The people who will save Estonia from the Russians.

So they decide to go to Tallinn — I assume this one of the remaining US bases in southern Germany, i.e., they’ve gone a significant distance from Berlin. BB talks them onto a C-130 to Tallinn over the protests of the responsible sergeant, who’s condescending till he sees her ID and then becomes pretty obsequious under threat of being called by the president of the U.S.

Bear with me; six minutes left.

Back to Robert vs. Nina — he’s still ruminating about his job and his potential paranoia, but now with Nina tied to a chair and gagged. He also connects Nina to the murder of Bankole, although I thought the person who killed him was a man. Anyway.

Platov has returned to the dacha, where we see him confirming that he has the money he needs. His formerly doubtful lieutenant is impressed. Platov calls Rodion in Estonia, and tells him “you’re good to go.” The lieutenant then takes Platov to the green dacha, where they observe the big blood splat from Daniel’s body, but also track a further blood trail to the basement where we saw Hector hiding last time. They’re going to track him dogs.

In Estonia (near Tapa, I assume), Rodion and his troops are stalking through the forest. They run into a NATO unit, and there’s a standoff, until someone from the Russian side fires first — they down all the NATO troops, including Torres’ friend from (I think) his previous visit to the NATO troops there. Then, when one of Rodion’s men notes that they fired first, i.e., that wasn’t what they wanted to have happen, Rodion kills him and a few more and pronounced that “history will say they did,” i.e., that NATO fired first. The show ends on a shot of Torres’ dead friend.

One more week of this. I’m too tired to proofread this installment.

~ by Servetus on February 11, 2019.

31 Responses to “Berlin Station 3.9, first impressions [spoilers!] #richardarmitage”

  1. Once again, thanks for summarising it all.
    Not sure whether I need to warn for spoilers in comments, but just in case…) So – DM is well and truly dead then. So dead in fact, that they are not even showing the corpse to the audience? Interesting. (RA couldn’t get out of there fast enough…)
    Just a stupid question – why are Platov and Rodion involved in bringing back the body and leaving it in Berlin city centre of all places? I mean, ok, he died in that green dacha in the forest, but Frost was the killer. So does that imply that Frost and Platov/Rodion/Krik are in league? Or did Frost just kill and then leave the body, for the Russians to find it? And why would they have gone to the trouble of shipping the corpse all the way from Estonia to Berlin?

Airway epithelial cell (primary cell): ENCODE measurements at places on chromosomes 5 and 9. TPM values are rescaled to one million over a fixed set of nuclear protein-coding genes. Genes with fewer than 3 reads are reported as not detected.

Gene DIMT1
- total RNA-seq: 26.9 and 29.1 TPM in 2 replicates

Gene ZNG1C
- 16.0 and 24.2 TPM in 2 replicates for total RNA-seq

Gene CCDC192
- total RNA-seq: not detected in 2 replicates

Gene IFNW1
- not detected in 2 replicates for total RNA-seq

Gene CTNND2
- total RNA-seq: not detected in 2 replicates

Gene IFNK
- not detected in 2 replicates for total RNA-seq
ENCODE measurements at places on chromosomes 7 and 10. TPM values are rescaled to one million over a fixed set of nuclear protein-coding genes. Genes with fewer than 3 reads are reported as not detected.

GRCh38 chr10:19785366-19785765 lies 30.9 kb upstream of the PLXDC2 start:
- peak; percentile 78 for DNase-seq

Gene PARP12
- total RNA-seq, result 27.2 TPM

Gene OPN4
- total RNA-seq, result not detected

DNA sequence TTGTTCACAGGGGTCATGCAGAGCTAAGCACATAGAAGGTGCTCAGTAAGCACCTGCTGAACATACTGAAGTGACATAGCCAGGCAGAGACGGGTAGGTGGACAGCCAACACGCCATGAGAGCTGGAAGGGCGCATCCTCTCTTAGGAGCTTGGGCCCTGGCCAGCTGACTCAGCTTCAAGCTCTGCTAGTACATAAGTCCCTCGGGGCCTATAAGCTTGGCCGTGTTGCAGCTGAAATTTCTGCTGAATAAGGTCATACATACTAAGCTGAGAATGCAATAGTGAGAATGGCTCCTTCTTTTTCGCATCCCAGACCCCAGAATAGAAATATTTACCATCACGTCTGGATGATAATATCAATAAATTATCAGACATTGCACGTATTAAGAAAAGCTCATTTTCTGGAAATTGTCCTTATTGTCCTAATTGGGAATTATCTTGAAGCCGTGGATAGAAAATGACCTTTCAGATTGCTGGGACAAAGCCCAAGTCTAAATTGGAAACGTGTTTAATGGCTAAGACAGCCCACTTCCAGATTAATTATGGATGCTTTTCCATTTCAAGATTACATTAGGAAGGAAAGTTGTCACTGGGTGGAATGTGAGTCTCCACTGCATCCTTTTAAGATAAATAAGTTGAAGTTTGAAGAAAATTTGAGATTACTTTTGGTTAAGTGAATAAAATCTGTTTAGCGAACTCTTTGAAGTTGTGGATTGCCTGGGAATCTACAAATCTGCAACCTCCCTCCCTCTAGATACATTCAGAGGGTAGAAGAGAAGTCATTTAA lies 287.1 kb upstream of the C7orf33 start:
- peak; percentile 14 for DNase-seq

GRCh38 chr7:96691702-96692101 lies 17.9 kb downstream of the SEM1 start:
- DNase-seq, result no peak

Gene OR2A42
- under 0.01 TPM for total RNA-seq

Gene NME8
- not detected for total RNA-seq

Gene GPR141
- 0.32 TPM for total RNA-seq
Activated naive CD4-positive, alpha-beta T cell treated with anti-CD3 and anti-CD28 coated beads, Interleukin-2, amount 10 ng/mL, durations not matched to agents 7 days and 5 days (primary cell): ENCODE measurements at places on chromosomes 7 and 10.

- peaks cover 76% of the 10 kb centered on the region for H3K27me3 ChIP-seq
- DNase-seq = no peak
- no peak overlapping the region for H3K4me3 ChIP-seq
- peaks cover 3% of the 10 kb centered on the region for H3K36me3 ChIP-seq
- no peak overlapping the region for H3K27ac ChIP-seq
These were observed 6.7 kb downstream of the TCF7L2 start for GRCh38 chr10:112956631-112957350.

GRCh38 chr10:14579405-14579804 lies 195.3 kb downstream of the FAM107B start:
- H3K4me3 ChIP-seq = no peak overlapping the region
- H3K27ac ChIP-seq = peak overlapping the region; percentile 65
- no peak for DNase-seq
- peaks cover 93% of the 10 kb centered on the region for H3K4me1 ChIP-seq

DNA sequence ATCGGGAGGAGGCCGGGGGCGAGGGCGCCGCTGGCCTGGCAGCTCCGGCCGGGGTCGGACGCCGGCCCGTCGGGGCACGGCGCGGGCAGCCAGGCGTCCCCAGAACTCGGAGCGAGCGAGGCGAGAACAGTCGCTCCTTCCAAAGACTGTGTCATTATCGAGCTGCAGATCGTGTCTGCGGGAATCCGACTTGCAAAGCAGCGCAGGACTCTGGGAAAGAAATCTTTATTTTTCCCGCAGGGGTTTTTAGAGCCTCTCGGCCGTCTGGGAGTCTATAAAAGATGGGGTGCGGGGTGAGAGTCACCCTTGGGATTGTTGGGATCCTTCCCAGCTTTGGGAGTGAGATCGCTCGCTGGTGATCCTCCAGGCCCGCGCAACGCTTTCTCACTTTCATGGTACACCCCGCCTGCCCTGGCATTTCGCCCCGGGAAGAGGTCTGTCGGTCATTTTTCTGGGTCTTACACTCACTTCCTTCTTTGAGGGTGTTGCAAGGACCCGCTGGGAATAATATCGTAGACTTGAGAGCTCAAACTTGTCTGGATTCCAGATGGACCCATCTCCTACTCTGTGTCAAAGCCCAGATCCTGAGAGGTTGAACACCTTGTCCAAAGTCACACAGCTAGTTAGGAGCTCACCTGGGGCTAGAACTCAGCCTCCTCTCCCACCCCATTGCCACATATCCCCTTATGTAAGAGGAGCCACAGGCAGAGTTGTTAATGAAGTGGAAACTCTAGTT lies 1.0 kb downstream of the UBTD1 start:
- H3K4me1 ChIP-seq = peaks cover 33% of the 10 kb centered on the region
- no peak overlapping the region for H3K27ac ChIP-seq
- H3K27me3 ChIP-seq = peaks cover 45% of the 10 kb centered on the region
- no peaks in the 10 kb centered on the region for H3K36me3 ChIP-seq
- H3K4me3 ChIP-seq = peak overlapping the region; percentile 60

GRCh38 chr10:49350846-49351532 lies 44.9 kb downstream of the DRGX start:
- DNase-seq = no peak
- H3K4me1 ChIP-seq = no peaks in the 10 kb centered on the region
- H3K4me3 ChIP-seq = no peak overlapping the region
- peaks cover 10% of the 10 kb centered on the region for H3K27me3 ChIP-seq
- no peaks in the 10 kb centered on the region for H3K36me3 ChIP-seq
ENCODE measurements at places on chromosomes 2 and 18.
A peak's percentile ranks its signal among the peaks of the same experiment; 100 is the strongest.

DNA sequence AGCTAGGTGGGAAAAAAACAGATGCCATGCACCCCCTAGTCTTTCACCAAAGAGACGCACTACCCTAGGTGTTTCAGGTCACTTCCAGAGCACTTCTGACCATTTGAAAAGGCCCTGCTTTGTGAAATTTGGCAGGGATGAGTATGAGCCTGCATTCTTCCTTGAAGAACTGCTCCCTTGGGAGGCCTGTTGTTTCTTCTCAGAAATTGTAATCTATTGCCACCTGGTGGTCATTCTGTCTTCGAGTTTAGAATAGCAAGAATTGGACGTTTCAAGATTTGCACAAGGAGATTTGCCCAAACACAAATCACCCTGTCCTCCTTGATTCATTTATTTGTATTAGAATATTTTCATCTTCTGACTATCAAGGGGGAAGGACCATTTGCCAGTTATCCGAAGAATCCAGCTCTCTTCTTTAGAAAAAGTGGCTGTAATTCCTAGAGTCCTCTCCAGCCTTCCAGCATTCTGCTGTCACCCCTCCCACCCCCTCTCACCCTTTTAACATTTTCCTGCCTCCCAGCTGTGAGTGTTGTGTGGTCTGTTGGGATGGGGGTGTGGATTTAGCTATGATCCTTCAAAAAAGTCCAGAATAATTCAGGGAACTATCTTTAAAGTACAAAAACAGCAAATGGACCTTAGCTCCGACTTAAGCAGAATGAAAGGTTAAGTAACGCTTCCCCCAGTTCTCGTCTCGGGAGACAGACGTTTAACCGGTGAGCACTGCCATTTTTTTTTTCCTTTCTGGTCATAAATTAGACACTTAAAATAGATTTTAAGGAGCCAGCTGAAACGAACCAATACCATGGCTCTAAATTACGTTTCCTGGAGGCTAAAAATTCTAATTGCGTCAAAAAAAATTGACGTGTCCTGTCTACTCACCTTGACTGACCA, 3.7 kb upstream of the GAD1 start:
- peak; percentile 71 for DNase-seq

Sorry, BS just always confused me. I am totally with Armitage on that! (great little edit!)

    Liked by 2 people

    • “RA couldn’t get out of there fast enough” LOL. Me neither. After the second episode this season I was beyond done. Thank goodness he quit this tedious show. I have a feeling the producers didn’t appreciate his long emails (as he has indicated others such as Bryan Fuller has) and he wisely moved on. Thank Richard Armitage for leaving and sparing me any more of this drivel.

      Liked by 3 people

      • One more week. Maybe it will somehow make sense then.


        • I laughed. Out loud. (Sorry). But your continued optimism regarding this show actually making sense is funny. I mean endearing. Ok, no. It’s funny. I have no comprehension of what is going on. I can’t keep track of the people in the show. The ones I do have an interest in have such little screen time. It is so much work manufacturing interest and enjoyment of something that should be pleasurable to watch. Now that he is for sure dead, even though I eagerly each week can hardly wait to read your synopsis of the latest episode – this time I totally skimmed the entire thing. You put so much work into it and are so kind to share it with us….but this show is so TEDIOUS! Now the pictures don’t even hold interest anymore. (No Daniel Miller = no interesting pictures). I admire Leland Orser’s perseverance but not even he holds my interest anymore. He’s a lovely man I’m sure but it all seems so….desperate.

          Liked by 1 person

    • corpse: we get a glimpse of the back of its head. (It’s clearly not Armitage.) But no, not like last week.